Republicans, however, argued that Connecticut lags behind those states in building out charging infrastructure, strengthening the grid and ensuring that electric batteries are capable of performing tasks demanded by larger trucks and buses.

"There's no plan," said House Minority Leader Vincent Candelora, R- North Branford. "People want to have their gas-powered vehicles; they want to have choice."

Supporters of the regulations argue that many of the issues surrounding electric vehicles, such as price and range anxiety, will be solved by the market as more states — representing millions of potential car buyers — adopt regulations forcing automakers to go electric.

Under federal law, states may opt to follow either California's emissions standards or a weaker set of rules set by the Environmental Protection Agency.

Connecticut has followed the California standards for cars and lighter trucks since 2004, under a law signed by former Republican Gov. John Rowland. Lawmakers voted to adopt the standards for medium and heavy-duty vehicles in 2022.

While state's have little-to-no flexibility to amend California rules, Ritter said lawmakers were taking a look at what options they have in creating "off-ramps" in the event the electric car market does not progress as expected over the next decade.

Both Colorado and New Mexico, for example, have agreed to stay with the California model through 2032, when the rules will require electric vehicles to make up 82 percent of new models. After that point, the states will have the option to reassess and keep the California rules or revert to the EPA standard.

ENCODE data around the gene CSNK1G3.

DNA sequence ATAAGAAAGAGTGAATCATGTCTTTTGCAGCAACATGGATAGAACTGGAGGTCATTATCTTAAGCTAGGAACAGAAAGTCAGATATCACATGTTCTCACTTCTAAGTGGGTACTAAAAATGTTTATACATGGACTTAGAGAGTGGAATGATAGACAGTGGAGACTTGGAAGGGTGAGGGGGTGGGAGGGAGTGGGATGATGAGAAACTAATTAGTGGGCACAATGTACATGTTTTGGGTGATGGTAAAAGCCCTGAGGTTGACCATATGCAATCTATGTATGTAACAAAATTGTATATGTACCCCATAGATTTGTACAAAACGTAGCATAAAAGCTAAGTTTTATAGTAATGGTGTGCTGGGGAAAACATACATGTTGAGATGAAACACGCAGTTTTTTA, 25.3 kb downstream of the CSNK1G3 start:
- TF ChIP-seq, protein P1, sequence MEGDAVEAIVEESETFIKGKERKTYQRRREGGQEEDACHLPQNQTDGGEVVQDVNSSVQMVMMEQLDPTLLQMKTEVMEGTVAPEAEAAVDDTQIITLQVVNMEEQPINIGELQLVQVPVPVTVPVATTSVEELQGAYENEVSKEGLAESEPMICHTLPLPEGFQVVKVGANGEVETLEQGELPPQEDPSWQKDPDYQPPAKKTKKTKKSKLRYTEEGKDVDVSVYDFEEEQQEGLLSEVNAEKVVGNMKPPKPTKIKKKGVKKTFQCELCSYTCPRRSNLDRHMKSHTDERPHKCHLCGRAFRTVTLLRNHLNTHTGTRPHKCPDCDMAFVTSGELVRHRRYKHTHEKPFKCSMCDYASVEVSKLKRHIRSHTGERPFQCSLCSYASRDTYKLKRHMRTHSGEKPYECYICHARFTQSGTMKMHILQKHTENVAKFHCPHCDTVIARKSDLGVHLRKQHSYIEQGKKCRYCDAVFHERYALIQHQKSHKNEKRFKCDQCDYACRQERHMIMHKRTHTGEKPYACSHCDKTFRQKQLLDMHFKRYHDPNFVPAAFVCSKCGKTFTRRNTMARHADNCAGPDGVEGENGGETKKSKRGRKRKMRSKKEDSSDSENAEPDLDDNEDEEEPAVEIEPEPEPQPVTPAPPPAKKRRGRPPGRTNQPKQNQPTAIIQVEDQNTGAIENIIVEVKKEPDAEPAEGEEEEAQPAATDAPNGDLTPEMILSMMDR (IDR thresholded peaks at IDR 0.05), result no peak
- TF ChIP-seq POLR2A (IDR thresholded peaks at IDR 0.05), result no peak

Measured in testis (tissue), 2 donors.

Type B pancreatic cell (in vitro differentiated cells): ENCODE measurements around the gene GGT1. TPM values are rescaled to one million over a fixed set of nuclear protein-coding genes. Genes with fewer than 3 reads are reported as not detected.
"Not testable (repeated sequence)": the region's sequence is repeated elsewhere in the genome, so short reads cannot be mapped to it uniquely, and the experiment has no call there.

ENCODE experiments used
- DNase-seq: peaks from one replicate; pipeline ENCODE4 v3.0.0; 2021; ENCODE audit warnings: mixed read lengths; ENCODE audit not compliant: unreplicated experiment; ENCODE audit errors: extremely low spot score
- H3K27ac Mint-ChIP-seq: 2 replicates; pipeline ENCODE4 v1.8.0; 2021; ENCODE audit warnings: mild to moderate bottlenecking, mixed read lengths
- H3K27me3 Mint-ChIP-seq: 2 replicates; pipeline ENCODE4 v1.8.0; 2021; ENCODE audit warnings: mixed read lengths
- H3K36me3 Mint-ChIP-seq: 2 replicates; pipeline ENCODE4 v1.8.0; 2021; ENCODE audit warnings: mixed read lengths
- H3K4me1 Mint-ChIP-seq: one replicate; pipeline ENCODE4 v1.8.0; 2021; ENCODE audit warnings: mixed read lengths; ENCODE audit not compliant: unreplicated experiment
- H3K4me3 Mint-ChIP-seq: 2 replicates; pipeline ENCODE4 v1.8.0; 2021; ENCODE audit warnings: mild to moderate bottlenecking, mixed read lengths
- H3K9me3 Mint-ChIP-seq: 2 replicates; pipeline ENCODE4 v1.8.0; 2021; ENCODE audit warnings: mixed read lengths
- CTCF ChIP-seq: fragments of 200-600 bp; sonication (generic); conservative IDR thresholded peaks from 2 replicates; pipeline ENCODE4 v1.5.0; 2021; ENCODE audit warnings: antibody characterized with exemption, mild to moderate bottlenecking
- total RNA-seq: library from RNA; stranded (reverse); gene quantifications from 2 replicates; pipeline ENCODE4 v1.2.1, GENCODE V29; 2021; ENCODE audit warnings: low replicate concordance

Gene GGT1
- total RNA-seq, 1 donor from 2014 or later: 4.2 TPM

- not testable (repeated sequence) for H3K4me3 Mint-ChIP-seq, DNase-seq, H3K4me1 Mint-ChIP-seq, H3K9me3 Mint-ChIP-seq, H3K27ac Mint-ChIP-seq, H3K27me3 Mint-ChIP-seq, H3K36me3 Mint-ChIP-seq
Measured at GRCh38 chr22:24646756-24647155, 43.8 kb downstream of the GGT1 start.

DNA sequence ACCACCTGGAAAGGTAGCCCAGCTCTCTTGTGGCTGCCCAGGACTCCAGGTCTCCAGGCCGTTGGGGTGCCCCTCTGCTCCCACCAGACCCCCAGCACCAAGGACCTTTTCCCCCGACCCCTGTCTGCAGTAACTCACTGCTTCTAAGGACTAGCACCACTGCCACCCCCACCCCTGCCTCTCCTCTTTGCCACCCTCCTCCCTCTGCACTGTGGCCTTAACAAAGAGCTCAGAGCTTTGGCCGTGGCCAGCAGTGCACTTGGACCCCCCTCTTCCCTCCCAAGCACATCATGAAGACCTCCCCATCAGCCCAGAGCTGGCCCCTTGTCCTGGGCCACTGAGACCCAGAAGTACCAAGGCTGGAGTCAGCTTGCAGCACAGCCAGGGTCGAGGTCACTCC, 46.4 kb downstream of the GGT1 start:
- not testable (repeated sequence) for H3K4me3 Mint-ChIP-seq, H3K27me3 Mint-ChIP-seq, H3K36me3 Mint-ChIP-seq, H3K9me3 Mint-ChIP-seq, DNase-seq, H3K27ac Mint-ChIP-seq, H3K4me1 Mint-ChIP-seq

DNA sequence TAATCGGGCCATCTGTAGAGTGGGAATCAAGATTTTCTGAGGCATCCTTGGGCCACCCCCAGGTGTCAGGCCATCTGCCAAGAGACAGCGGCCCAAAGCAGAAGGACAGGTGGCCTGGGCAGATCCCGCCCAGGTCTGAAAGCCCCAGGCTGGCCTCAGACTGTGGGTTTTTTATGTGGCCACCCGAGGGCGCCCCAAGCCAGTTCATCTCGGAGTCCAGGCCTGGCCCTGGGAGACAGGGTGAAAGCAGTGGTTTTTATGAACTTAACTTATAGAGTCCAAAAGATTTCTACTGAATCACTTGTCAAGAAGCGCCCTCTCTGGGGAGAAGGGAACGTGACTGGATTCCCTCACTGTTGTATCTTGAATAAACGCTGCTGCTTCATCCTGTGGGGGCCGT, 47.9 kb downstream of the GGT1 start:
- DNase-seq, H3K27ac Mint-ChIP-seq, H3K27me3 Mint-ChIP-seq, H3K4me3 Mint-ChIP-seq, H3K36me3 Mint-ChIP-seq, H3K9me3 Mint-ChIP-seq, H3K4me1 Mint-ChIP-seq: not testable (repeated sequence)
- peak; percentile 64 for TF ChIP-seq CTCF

"Connecticut, as 1 percent of America's population, will likely not dictate the market forces of electric vehicles," Ritter said. "That will be dictated by others, but our inaction will cause us to fall behind ... that is why the target is so important."

Both Ritter and his Senate counterpart, President Pro-Tempore Martin Looney, D- New Haven, also called on Connecticut to ramp up its investments in charging infrastructure and, potentially, cash incentives to lower the cost of purchasing an electric vehicle.

Meanwhile, opponents of the plan among the fossil fuel industry celebrated on Tuesday, while vowing to continue their advocacy against any effort to adopt the California regulations.

"This is too much too fast, and we are not ready for an EV-only future," the Connecticut Energy Marketers Association said in a statement Tuesday.

The timeline for when automakers are required to make new electric offerings available in Connecticut also depends on how swiftly lawmakers are able to act.

Because of federal requirements for a "lead time" to impose new standards, lawmakers have until Dec. 31 to adopt the regulations in order for them to go into effect with model-year 2027 vehicles, according to Department of Energy and Environmental Protection Commissioner Katie Dykes.

In the more likely scenario that lawmakers wait until early next year to pass a bill, Dykes said that the rules would not go into effect until the rollout of model year 2028 vehicles.

(c)2023 the Connecticut Post (Bridgeport, Conn.) Distributed by Tribune Content Agency, LLC.